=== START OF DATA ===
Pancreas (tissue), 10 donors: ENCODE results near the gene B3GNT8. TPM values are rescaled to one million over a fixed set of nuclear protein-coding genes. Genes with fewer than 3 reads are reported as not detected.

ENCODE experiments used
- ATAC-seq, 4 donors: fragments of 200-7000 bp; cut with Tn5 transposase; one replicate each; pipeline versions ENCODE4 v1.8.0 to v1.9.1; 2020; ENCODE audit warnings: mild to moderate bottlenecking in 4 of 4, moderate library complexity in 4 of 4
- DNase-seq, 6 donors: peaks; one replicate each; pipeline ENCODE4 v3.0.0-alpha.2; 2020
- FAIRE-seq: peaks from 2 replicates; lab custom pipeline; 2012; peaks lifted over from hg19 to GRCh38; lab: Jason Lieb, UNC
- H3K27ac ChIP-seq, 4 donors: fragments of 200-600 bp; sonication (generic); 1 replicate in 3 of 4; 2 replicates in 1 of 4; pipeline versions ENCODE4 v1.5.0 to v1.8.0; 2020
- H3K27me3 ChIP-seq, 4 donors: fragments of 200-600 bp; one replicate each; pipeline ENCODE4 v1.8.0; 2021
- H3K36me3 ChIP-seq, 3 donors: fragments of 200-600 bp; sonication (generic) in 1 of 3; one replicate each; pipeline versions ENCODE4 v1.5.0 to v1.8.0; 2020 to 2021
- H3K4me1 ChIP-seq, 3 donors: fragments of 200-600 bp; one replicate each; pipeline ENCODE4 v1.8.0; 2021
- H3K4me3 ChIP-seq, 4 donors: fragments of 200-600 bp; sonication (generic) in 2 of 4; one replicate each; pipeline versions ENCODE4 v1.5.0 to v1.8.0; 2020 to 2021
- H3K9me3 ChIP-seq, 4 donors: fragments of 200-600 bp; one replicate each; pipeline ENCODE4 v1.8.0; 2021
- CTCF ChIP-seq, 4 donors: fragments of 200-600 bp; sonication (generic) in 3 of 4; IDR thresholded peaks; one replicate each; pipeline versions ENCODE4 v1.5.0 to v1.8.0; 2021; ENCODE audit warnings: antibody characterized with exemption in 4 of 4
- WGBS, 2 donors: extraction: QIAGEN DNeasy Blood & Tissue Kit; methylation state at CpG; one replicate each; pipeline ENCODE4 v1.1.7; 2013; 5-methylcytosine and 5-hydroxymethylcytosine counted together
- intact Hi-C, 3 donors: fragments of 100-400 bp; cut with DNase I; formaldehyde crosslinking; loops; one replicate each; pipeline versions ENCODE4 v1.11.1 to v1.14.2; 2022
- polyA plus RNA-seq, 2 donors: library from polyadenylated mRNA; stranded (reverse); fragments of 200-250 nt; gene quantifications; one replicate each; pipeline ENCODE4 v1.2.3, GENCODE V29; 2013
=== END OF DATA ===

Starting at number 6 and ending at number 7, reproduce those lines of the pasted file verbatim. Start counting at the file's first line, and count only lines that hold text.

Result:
- H3K27ac ChIP-seq, 4 donors: fragments of 200-600 bp; sonication (generic); 1 replicate in 3 of 4; 2 replicates in 1 of 4; pipeline versions ENCODE4 v1.5.0 to v1.8.0; 2020
- H3K27me3 ChIP-seq, 4 donors: fragments of 200-600 bp; one replicate each; pipeline ENCODE4 v1.8.0; 2021